She's a woman in McLean with two kids and no husband. Ever since the marriage broke up, she has paid for her family's health insurance. It isn't cheap, and it just got even less so.

Last year, for fairly standard hospitalization and major medical coverage, the woman paid premiums of $3,382. If that takes your breath away, better get ready for another wallop, in the form of the bill the woman just received for the same family coverage this year: $4,500, or an increase of 33 percent.

You might think the premiums rose because the woman submitted a zillion claims last year. Not so. She was healthy all year, and so were both kids.

Alas, a 33 percent bump is standard in the health insurance industry -- if you don't want to join an HMO or reduce the ceilings of your coverage. The McLean woman certainly can't do the latter -- not with two active kids who are still well short of adulthood. And she has no interest in an HMO, for the usual reason. She likes and trusts her present doctors. So do the kids. She would not want to start all over with a strange doctor, or with a doctor who is assigned to her.

So the woman has been jammed between the proverbial rock and the proverbial hard place. She works at home, as an independent contractor, so she can be around when the kids get home from school. But now, "it seems the time has come to add them to the population of 'latchkey kids,' and join a large company just for the medical benefits," the woman writes.

Before she does that, however, the McLean woman asked Levey if there are enough single moms in the same boat to form a group for purposes of group insurance. If so, she wonders, do I know of any agencies that would help the single moms put it all together?

Dianne Bricker at the Medical Society of the District of Columbia had three suggestions for the McLean Mom, and others like her.

1) The Small Business Service Bureau in Worcester, Mass., helps arrange group insurance for employees of small businesses. The McLean woman probably doesn't qualify, since she's self-employed, but other single moms might if they work for companies that are too small to offer health insurance on their own. SBSB's phone number is 508-756-3513.

2) The Association of Part-Time Professionals. This local group specializes in arranging group health insurance for people who work at home. The association's phone number is 703-734-7975.

3) Dianne urges the McLean Mom to make a list of all the hobby groups, professional societies and social groups to which she belongs. Many such organizations offer group health coverage. For example, a writer who belongs to Washington Independent Writers can qualify. For another example, some local ski clubs offer big-ticket health coverage.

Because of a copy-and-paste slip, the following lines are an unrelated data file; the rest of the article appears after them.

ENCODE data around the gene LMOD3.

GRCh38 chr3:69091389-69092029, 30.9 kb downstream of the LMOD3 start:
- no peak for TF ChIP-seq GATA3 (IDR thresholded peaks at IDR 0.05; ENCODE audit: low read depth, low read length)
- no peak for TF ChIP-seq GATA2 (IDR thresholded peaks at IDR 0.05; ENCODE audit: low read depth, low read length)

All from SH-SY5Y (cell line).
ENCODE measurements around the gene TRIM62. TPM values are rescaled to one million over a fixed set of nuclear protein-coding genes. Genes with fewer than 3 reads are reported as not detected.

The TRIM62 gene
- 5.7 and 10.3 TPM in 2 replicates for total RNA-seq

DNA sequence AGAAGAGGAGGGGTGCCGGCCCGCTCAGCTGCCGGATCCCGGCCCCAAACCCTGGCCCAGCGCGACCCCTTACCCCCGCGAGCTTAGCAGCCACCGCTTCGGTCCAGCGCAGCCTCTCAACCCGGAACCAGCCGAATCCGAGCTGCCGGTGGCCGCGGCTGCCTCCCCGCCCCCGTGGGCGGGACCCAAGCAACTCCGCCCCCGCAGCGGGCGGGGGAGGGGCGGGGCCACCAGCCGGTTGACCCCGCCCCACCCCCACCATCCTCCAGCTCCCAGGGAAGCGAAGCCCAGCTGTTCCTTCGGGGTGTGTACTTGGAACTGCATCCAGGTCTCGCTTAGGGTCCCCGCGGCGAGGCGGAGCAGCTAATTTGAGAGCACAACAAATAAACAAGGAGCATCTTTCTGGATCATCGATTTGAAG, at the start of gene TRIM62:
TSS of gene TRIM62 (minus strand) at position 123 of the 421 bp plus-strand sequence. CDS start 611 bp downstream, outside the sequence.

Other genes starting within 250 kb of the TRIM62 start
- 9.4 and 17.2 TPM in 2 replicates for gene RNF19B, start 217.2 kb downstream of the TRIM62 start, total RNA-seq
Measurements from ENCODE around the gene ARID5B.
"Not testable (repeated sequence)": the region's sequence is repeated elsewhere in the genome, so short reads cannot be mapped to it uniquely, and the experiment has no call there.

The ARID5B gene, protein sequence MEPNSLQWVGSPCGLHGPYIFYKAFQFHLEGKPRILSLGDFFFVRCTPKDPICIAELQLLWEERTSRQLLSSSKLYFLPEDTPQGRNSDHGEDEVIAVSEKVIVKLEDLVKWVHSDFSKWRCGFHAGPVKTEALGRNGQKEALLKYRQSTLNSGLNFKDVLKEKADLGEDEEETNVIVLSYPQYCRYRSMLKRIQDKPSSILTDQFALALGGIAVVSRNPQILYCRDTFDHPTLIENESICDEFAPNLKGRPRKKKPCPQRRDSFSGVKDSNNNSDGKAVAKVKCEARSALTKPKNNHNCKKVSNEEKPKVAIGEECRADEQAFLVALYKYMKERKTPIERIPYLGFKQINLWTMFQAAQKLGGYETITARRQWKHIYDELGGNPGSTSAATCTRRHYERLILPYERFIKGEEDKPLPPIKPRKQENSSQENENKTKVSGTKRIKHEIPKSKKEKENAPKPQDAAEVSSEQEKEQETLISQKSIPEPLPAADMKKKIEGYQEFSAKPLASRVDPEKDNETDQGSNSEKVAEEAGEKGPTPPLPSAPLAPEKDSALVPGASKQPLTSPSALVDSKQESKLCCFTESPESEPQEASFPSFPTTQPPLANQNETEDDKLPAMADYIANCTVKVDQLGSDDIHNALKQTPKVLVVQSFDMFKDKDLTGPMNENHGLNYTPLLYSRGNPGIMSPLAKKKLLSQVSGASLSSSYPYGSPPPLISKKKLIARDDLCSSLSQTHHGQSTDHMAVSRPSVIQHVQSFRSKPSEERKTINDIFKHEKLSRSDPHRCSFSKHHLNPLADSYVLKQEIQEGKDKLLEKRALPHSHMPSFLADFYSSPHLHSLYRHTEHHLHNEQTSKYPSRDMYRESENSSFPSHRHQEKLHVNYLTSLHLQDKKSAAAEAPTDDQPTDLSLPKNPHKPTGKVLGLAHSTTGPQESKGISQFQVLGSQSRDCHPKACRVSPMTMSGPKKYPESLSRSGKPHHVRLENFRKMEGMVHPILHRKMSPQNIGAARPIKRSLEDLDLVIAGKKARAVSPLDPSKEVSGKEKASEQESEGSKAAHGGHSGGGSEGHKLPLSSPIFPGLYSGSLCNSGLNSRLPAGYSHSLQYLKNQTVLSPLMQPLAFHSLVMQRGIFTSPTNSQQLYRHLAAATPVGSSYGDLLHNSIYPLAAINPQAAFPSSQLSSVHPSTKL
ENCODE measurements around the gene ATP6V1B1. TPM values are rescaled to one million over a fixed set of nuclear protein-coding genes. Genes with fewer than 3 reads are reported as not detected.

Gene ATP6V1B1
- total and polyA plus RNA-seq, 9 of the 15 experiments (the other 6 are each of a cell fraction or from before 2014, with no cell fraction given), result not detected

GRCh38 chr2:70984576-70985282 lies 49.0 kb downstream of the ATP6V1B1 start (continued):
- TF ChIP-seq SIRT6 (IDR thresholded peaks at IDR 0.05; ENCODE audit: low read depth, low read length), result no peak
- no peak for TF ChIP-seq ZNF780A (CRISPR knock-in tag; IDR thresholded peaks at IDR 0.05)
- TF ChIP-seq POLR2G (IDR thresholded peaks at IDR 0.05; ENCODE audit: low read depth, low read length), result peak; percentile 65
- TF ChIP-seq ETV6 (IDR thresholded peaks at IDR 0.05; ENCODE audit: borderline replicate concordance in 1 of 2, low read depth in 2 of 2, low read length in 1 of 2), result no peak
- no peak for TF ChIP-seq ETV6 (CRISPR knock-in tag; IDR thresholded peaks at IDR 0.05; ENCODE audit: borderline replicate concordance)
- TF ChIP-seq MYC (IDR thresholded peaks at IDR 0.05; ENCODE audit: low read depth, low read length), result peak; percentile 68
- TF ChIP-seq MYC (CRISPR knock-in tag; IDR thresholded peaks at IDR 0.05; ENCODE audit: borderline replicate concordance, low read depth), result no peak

The long and the short of it: $4,500 a year (or doing without insurance altogether) are not the only choices.

We've gotten so used to murder and mayhem hereabouts that we could use a break. Bob Rath, of Annandale, provides it, with a clipping sent to him by his grandson, Steve Hutchinson, of Durango, Colo.

According to the clipping, which appeared in the Durango Herald, a sheriff's deputy stopped to assist two people at the intersection of county roads 331 and 330.

Robbery? Burglary? Nope. "They had just stopped to look at a snake in the road," the Herald lets us know.

Here's a sign to give one pause. Tony Brooke, of Arlington, saw it posted inside the main entrance of 1990 K St. NW. It reads:

NO SOLICITING

AND

ABSOLUTELY

NO LOITERING

Sure, sure, we see what they're trying to say. But the difference between "no" and "absolutely no"? About the same as the difference between "pregnant" and "a little bit pregnant."

From Rob Rufsvold, of Springfield:

"In this town so full of lawyers, I have been wondering . . . . Is there any significance to the fact that 'jus' is the Latin word for law and the French word for gravy?"

David Rosenberg, of Woodbridge, asked his 5 1/2-year-old son, Aaron, what Aaron would do if he won scads of money in the latest McDonald's giveaway. Aaron's answer:

"I'd give my Aunt Vicki $1 million because she took me to the fair.

"I'd give Mommy $1 million so she wouldn't have to work and could stay home with me.

"And I'd give Daddy $600 because he already has a job."